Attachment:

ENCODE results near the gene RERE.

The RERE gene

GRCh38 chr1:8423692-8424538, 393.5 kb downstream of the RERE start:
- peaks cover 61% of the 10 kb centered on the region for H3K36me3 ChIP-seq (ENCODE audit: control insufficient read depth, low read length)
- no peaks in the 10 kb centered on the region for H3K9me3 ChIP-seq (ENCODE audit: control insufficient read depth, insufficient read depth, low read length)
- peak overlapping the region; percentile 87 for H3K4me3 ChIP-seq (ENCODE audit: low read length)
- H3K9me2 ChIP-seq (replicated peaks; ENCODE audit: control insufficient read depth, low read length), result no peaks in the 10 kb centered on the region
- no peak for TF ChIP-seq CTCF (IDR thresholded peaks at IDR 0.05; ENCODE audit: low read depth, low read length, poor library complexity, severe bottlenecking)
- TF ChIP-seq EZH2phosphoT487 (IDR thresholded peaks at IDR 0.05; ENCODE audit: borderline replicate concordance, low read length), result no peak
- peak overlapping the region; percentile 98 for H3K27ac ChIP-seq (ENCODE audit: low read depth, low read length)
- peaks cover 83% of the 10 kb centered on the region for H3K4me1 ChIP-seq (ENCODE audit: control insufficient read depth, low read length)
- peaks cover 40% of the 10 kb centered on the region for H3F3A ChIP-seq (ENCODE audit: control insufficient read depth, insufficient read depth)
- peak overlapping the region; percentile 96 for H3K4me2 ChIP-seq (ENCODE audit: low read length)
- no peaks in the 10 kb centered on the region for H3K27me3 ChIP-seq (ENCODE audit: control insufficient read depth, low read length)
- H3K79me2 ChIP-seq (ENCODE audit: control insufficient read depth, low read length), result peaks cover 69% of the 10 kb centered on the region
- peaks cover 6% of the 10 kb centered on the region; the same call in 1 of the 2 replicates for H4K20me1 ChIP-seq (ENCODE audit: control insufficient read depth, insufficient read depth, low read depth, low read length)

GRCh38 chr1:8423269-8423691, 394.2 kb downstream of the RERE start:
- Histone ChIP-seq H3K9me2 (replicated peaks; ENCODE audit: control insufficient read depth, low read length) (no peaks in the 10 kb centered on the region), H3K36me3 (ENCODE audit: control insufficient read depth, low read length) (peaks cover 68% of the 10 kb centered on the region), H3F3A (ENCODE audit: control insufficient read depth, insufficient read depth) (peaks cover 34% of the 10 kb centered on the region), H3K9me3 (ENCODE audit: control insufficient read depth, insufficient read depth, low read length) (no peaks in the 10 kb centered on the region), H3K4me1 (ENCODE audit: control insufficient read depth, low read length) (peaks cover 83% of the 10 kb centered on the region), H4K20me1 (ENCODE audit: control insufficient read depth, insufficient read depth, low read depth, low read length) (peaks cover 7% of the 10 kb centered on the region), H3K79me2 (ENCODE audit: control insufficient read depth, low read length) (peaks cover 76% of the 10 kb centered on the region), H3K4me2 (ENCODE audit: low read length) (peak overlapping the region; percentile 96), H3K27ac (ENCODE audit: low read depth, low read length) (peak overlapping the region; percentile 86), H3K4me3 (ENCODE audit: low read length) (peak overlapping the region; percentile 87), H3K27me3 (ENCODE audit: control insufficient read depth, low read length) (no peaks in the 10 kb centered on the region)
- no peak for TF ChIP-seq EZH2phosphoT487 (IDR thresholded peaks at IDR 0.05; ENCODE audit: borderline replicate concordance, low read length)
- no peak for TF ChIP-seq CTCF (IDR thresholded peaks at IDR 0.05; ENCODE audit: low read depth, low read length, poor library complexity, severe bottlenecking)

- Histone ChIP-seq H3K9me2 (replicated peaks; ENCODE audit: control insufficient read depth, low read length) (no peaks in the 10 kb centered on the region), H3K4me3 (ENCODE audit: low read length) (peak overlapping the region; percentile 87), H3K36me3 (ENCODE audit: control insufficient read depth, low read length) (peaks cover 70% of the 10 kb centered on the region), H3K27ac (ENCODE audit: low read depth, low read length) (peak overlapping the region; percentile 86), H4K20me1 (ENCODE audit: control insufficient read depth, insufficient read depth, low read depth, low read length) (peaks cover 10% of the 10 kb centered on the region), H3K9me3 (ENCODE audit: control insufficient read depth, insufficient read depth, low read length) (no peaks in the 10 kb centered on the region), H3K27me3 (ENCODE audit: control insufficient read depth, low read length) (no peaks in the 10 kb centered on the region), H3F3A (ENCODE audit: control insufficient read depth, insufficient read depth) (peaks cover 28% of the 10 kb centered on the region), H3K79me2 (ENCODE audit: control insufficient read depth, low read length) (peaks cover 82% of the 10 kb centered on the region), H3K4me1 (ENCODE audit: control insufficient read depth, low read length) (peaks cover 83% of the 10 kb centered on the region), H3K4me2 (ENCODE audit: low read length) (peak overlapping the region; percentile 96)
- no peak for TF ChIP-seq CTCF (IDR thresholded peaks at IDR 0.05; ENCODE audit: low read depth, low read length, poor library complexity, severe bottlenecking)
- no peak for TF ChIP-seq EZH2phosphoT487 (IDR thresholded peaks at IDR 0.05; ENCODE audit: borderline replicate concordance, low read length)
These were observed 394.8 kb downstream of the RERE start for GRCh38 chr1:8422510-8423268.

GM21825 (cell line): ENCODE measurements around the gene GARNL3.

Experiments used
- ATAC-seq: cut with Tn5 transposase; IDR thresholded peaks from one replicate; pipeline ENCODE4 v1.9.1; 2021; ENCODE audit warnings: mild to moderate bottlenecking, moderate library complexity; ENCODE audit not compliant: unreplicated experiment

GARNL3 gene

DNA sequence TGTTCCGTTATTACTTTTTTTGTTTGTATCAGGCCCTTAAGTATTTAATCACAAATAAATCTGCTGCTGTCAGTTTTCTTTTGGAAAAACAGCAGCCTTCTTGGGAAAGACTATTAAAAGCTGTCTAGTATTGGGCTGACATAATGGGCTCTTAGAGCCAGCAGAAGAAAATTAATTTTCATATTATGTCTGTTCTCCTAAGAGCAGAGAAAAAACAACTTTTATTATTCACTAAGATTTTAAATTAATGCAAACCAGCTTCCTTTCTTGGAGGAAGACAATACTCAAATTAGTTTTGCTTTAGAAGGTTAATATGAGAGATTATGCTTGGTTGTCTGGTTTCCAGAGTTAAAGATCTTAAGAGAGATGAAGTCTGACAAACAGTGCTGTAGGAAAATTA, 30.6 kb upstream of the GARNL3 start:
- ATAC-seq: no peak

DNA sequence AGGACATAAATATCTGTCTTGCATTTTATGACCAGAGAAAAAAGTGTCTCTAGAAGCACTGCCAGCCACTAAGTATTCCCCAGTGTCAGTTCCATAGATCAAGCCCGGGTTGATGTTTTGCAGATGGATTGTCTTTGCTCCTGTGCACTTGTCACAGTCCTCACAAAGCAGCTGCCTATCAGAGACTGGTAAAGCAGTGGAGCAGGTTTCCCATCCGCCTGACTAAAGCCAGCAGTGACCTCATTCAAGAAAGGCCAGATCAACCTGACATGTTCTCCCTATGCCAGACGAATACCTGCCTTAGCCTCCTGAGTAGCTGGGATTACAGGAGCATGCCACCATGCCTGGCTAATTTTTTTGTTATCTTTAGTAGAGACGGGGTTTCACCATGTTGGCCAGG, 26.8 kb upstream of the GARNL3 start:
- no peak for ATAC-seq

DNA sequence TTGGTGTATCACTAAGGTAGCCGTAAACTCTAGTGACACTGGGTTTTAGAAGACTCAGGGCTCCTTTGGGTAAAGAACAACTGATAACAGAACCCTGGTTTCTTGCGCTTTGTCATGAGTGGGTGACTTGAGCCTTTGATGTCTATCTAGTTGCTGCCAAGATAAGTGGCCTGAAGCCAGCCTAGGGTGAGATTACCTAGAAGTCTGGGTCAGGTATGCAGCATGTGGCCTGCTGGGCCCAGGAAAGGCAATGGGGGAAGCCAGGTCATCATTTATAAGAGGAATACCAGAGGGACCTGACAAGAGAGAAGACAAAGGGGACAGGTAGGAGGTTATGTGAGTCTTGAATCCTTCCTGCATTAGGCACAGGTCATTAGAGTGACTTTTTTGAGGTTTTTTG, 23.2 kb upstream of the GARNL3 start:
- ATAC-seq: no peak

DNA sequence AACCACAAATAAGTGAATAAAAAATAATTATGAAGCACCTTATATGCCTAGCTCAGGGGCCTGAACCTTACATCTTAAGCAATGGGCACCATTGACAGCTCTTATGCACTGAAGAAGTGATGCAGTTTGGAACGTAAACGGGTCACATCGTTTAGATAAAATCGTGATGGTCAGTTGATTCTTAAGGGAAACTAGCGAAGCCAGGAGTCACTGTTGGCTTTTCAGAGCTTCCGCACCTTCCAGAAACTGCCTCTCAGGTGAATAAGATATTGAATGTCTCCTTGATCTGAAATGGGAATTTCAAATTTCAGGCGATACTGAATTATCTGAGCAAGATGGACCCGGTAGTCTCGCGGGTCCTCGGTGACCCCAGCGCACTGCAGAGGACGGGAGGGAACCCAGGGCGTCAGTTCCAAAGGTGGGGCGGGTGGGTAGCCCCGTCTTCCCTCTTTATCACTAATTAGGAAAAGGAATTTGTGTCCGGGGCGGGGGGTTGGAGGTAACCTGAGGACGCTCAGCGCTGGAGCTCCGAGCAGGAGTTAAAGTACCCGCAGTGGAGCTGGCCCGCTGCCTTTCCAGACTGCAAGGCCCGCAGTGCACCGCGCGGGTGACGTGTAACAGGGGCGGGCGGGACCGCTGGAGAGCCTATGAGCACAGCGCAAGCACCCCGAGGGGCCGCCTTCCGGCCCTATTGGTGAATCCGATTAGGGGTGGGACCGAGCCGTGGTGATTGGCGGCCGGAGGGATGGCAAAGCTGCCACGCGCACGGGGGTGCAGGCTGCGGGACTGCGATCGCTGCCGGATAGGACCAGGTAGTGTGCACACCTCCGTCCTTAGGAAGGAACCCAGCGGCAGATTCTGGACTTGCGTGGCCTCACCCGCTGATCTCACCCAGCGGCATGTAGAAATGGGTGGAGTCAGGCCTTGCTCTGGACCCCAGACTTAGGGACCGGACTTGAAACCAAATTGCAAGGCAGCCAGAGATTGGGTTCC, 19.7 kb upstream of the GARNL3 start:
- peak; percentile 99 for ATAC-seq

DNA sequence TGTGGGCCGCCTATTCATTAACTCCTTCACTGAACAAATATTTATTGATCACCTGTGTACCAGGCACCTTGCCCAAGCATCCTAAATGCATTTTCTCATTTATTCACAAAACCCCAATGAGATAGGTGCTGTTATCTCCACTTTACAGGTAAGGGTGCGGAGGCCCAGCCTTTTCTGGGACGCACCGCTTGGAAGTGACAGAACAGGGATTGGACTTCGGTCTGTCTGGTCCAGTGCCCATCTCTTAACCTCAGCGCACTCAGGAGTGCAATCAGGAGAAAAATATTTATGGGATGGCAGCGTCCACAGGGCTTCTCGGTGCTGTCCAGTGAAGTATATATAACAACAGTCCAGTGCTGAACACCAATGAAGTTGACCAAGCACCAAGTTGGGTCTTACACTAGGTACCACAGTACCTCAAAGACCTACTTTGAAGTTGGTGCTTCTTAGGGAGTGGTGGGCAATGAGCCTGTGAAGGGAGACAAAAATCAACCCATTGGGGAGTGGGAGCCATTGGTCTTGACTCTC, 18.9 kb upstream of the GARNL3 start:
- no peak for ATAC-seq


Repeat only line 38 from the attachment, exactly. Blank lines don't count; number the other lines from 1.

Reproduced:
- no peak for ATAC-seq